Down to its foundations!”
O daughter Babylon, you devastator!
 Happy shall they be who pay you back
what you have done to us!
>Happy shall they be who take your little ones
 and dash them against the rock!

New Testament Epistle Lesson: James 1:2-11

James, the Brother of Our Lord

My brothers and sisters, whenever you face trials of any kind, consider it nothing but joy, because you know that the testing of your faith produces endurance; and let endurance have its full effect, so that you may be mature and complete, lacking in nothing.

If any of you is lacking in wisdom, ask God, who gives to all generously and ungrudgingly, and it will be given you. But ask in faith, never doubting, for the one who doubts is like a wave of the sea, driven and tossed by the wind; for the doubter, being double-minded and unstable in every way, must not expect to receive anything from the Lord.

Let the believer who is lowly boast in being raised up, and the rich in being brought low, because the rich will disappear like a flower in the field. For the sun rises with its scorching heat and withers the field; its flower falls, and its beauty perishes. It is the same way with the rich; in the midst of a busy life, they will wither away.

Year C Ordinary 27, Catholic Proper 27, RCL Proper 22: Monday

Selections are from Revised Common Lectionary Daily Readings copyright © 1995 by the Consultation on Common Texts.

Unless otherwise indicated, Bible text is from New Revised Standard Version Bible (NRSV) copyright © 1989 by the Division of Christian Education of the National Council of Churches of Christ in the United States of America. Used by permission. All rights reserved.

Image Credit: St James the Brother of the Lord by Tzangarolas Stephanos, via Wikimedia Commons

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Tuesday: Reflection on the Eighteenth Sunday in Ordinary Time

Revised Common Lectionary Proper 13
Roman Catholic Proper 18

Complementary Hebrew Scripture from the Writings: Ecclesiastes 3:16—4:8

Moreover I saw under the sun that in the place of justice, wickedness was there, and in the place of righteousness, wickedness was there as well. I said in my heart, God will judge the righteous and the wicked, for he has appointed a time for every matter, and for every work. I said in my heart with regard to human beings that God is testing them to show that they are but animals. For the fate of humans and the fate of animals is the same; as one dies, so dies the other. They all have the same breath, and humans have no advantage over the animals; for all is vanity. All go to one place; all are from the dust, and all turn to dust again. Who knows whether the human spirit goes upward and the spirit of animals goes downward to the earth? So I saw that there is nothing better than that all should enjoy their work, for that is their lot; who can bring them to see what will be after them?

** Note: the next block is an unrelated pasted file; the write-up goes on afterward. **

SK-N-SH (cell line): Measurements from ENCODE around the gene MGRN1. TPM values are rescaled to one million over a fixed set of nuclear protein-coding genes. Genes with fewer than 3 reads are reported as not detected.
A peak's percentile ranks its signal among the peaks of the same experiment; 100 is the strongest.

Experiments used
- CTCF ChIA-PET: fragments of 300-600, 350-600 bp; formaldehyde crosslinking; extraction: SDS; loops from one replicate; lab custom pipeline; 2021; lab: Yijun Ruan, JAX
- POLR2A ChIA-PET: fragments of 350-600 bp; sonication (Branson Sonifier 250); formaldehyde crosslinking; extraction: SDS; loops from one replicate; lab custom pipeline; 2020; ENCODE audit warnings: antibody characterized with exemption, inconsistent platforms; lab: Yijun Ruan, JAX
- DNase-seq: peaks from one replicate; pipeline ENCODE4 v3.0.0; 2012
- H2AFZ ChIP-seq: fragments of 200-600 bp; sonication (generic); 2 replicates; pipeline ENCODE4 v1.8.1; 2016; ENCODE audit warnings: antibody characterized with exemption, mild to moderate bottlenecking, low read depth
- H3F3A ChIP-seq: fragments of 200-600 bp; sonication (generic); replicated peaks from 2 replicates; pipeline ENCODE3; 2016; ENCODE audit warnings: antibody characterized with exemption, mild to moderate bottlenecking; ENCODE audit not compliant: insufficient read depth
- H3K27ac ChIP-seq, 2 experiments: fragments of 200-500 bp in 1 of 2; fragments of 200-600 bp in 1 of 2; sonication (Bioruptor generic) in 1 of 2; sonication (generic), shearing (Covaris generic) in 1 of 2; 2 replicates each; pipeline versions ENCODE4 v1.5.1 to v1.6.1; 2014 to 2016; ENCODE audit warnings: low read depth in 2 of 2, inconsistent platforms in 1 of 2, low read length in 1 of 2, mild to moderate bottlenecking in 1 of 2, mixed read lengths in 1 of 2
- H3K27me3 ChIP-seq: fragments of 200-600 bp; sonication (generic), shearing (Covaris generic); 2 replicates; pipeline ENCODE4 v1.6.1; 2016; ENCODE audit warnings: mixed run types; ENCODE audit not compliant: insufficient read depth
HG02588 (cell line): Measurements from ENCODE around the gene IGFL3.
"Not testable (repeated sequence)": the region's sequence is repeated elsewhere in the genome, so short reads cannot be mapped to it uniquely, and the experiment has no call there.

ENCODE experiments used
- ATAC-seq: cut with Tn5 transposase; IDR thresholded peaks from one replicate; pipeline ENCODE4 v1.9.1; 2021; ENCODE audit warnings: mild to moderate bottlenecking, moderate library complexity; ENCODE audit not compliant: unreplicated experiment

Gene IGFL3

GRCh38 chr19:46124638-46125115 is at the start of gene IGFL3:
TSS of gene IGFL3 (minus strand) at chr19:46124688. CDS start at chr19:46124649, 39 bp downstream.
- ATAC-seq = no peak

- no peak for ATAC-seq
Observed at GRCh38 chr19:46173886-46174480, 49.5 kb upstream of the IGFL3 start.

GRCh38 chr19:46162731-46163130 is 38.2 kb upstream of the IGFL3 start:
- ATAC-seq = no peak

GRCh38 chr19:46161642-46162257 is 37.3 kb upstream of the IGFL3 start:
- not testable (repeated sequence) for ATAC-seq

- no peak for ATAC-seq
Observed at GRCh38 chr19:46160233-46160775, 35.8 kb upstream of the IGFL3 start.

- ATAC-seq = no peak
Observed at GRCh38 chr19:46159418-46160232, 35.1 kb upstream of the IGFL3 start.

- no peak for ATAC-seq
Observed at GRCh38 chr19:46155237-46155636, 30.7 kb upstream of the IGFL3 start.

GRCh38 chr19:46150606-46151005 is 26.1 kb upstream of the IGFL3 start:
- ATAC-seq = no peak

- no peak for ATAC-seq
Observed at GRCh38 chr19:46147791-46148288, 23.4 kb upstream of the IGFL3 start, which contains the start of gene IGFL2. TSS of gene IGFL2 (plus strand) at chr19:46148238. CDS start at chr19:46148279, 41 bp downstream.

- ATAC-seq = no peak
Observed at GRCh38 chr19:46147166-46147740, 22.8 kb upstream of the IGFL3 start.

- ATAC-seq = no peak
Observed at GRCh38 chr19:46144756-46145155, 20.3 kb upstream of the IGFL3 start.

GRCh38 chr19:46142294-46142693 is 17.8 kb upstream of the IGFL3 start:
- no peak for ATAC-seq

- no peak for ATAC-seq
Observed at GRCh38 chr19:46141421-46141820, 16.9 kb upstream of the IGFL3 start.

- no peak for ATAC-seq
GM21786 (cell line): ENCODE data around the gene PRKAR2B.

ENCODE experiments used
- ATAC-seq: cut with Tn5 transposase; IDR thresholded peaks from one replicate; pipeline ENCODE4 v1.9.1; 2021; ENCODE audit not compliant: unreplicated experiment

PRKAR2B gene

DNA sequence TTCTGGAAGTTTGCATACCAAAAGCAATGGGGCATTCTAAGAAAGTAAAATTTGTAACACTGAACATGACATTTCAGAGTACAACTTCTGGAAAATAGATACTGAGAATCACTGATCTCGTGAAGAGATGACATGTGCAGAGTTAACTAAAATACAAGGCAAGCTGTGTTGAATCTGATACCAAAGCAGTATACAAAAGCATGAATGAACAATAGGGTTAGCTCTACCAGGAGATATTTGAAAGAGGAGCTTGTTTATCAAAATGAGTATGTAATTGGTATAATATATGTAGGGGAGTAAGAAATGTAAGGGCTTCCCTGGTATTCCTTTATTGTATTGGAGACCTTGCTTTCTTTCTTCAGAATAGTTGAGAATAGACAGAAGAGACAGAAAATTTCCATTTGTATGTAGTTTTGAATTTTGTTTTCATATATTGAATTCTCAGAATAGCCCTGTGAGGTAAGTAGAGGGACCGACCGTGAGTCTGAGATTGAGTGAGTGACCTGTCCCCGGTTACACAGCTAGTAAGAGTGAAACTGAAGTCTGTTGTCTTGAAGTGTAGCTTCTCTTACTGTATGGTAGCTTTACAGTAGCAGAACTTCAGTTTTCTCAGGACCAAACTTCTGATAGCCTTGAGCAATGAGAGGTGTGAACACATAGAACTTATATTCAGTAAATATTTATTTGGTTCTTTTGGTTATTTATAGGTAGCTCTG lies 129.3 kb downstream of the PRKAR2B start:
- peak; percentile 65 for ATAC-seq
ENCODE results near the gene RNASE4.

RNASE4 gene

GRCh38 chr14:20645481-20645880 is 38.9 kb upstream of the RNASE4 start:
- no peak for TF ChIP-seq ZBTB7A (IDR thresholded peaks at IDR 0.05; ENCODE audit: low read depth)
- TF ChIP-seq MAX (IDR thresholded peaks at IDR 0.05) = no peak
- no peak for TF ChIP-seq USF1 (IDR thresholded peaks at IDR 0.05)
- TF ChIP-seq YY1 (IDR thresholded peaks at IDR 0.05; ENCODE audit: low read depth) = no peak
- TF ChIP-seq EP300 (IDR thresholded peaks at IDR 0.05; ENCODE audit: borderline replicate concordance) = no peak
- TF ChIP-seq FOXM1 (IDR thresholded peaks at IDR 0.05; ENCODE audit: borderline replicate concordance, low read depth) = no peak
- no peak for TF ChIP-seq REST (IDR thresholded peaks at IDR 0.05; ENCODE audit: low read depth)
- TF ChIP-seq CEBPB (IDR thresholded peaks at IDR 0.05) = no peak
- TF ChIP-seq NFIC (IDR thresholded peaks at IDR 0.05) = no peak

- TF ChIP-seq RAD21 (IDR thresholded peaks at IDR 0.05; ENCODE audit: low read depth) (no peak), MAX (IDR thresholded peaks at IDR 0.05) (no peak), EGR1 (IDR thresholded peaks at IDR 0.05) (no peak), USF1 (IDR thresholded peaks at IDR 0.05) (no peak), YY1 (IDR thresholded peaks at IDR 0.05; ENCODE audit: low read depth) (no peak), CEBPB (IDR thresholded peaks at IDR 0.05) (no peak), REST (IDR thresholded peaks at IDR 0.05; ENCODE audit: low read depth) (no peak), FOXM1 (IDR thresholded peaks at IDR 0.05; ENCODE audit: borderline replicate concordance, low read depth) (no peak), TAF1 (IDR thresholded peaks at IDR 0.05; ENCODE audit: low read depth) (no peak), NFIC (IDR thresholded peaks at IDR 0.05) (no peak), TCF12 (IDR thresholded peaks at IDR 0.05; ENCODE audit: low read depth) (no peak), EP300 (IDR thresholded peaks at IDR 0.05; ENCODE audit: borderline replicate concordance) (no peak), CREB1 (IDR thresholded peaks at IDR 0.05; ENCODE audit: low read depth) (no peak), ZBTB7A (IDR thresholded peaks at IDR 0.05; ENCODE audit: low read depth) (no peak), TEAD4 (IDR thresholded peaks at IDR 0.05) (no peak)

Again I saw all the oppressions that are practiced under the sun. Look, the tears of the oppressed—with no one to comfort them! On the side of their oppressors there was power—with no one to comfort them. And I thought the dead, who have already died, more fortunate than the living, who are still alive; but better than both is the one who has not yet been, and has not seen the evil deeds that are done under the sun.

Then I saw that all toil and all skill in work come from one person's envy of another. This also is vanity and a chasing after wind.

Fools fold their hands
and consume their own flesh.
Better is a handful with quiet
than two handfuls with toil,
and a chasing after wind.

Again, I saw vanity under the sun: the case of solitary individuals, without sons or brothers; yet there is no end to all their toil, and their eyes are never satisfied with riches. “For whom am I toiling,” they ask, “and depriving myself of pleasure?” This also is vanity and an unhappy business.

Semi-continuous Hebrew Scripture Lesson from The Twelve Prophets: Hosea 13:1-16

When Ephraim spoke, there was trembling;
 he was exalted in Israel;
 but he incurred guilt through Baal and died.
And now they keep on sinning
 and make a cast image for themselves,
idols of silver made according to their understanding,
 all of them the work of artisans.
“Sacrifice to these,” they say.
 People are kissing calves!
Therefore they shall be like the morning mist
 or like the dew that goes away early,
like chaff that swirls from the threshing floor
 or like smoke from a window.

Yet I have been the Lord your God